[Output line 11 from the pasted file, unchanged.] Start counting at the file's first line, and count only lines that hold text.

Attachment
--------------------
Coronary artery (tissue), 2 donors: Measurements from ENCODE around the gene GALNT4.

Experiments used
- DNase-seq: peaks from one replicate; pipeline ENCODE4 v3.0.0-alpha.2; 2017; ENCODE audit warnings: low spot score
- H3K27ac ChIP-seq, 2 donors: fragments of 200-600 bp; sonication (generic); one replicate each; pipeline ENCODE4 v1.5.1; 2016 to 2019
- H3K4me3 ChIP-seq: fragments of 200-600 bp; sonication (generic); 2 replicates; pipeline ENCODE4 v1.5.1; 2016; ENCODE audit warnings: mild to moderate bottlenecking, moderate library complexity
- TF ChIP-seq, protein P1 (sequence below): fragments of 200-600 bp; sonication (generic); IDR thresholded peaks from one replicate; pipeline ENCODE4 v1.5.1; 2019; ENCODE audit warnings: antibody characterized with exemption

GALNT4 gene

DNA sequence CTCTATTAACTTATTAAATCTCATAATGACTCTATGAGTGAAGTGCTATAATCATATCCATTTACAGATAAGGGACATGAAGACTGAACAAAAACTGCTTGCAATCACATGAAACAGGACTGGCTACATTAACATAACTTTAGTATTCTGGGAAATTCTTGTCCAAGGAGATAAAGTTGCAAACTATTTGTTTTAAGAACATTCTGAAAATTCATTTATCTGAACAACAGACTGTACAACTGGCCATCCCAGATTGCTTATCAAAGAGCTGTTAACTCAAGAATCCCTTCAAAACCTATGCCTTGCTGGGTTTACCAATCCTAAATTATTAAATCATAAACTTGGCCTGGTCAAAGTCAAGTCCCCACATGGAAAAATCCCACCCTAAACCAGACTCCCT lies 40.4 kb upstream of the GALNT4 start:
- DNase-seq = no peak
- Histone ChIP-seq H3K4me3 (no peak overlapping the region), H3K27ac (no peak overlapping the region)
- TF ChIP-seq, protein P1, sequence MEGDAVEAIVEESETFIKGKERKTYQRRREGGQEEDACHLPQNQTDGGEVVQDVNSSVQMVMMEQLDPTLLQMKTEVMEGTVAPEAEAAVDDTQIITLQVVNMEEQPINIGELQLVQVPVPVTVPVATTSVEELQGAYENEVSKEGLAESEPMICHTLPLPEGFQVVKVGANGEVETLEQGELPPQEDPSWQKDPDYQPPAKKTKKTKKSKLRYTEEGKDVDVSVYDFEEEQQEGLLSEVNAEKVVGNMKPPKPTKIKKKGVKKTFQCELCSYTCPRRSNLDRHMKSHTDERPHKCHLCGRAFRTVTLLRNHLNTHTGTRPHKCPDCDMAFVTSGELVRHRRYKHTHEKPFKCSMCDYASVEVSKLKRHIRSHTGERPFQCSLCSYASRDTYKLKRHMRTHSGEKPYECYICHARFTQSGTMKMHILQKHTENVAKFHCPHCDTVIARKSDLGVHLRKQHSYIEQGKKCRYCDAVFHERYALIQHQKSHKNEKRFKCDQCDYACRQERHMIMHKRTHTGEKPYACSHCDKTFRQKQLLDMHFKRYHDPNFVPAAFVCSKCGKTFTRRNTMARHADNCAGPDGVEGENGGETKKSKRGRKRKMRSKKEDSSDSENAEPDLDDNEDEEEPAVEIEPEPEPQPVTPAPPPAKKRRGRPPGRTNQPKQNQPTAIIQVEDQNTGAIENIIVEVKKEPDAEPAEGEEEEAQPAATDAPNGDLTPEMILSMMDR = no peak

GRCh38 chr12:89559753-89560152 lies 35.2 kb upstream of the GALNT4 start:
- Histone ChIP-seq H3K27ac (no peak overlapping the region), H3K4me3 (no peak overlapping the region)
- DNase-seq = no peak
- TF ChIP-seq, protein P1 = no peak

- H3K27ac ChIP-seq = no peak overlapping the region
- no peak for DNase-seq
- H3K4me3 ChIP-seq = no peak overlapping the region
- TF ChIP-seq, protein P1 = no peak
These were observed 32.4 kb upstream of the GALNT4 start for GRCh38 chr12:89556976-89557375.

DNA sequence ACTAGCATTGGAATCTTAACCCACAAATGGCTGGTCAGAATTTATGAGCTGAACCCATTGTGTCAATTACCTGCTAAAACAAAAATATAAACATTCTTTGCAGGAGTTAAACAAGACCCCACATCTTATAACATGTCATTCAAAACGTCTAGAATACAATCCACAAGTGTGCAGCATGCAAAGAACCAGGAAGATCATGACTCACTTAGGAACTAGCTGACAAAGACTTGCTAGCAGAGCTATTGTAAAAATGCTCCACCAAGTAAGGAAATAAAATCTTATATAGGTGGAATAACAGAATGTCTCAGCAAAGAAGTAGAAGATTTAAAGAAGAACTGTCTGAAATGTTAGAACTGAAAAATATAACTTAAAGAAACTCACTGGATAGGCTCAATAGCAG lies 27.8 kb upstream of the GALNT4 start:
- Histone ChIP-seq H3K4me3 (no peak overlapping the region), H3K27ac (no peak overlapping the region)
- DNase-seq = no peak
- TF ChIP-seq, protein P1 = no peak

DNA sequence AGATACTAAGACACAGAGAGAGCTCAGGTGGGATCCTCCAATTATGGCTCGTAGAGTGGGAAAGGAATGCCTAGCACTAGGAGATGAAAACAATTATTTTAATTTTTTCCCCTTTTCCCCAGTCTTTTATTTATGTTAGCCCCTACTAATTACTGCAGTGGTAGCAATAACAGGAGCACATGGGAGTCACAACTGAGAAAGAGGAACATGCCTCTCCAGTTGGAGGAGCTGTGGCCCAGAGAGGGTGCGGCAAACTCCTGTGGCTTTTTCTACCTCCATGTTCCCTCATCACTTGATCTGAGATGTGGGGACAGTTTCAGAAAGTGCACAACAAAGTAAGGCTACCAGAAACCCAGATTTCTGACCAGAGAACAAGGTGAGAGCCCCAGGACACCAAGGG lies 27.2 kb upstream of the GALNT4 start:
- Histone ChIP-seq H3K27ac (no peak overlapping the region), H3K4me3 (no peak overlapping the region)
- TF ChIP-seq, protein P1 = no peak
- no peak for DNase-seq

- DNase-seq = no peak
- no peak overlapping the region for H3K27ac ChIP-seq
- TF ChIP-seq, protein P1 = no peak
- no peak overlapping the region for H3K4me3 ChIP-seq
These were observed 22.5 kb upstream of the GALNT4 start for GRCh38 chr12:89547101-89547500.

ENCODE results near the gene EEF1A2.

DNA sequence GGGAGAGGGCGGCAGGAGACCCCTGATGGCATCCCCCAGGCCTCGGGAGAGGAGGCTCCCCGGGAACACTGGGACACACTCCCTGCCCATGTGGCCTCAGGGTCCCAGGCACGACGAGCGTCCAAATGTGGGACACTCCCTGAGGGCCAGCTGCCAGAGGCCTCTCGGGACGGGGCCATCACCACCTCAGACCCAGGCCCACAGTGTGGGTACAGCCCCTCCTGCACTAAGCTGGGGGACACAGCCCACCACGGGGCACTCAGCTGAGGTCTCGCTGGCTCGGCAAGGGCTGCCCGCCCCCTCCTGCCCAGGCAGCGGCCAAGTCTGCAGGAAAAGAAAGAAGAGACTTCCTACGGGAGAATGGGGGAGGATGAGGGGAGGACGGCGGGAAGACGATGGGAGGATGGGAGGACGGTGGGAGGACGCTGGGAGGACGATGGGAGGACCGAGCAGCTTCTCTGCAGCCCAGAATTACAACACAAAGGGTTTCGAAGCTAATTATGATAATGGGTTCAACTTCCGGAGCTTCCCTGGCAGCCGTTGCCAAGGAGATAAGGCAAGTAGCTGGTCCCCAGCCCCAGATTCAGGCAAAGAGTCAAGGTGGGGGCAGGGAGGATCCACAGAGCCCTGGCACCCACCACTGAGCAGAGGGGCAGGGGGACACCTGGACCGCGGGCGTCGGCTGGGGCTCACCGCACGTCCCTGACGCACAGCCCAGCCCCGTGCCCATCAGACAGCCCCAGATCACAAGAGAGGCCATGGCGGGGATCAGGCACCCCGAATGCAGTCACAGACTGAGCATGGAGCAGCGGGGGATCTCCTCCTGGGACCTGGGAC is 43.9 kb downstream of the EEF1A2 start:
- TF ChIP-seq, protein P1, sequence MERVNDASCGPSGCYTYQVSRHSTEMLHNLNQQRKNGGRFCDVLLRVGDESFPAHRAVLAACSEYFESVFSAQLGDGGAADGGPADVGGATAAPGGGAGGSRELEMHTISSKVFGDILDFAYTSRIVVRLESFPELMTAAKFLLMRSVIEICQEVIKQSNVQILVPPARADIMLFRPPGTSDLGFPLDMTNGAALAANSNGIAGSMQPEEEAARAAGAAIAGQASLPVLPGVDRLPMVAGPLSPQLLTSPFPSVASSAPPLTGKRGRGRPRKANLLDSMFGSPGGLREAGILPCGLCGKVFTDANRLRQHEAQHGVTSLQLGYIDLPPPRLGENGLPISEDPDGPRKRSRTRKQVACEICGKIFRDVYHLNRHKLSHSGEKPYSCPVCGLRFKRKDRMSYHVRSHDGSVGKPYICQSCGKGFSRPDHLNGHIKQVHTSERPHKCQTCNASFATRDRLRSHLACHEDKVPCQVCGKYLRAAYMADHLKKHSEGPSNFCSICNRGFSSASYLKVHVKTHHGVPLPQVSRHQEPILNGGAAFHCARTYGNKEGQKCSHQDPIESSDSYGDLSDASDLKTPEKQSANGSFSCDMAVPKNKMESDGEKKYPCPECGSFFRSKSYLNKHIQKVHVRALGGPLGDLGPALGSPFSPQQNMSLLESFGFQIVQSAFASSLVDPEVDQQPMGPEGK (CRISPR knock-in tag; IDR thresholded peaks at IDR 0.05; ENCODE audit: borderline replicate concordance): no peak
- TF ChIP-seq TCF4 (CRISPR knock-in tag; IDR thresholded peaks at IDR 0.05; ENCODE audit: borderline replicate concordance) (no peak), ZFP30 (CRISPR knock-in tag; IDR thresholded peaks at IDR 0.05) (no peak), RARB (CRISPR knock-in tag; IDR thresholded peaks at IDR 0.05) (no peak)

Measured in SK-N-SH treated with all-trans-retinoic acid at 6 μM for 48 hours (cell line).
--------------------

- TF ChIP-seq, protein P1, sequence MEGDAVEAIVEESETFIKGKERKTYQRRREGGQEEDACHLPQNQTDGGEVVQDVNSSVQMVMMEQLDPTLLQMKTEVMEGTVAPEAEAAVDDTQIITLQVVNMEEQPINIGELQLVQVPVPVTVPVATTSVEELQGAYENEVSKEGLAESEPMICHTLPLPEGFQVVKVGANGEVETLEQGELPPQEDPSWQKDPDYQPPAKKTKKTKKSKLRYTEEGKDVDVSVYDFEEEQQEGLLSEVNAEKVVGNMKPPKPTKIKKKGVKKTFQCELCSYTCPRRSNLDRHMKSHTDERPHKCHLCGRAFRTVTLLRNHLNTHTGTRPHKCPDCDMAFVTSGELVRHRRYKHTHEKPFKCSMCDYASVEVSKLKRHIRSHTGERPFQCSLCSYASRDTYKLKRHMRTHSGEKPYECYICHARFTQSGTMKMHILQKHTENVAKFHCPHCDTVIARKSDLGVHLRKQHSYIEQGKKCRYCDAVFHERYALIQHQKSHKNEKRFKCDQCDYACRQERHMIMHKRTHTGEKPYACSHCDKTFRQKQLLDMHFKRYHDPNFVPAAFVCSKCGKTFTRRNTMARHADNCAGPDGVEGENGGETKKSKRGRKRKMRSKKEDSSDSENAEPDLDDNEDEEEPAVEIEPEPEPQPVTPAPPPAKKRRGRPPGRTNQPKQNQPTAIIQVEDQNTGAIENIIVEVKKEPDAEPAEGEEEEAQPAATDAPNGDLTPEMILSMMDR = no peak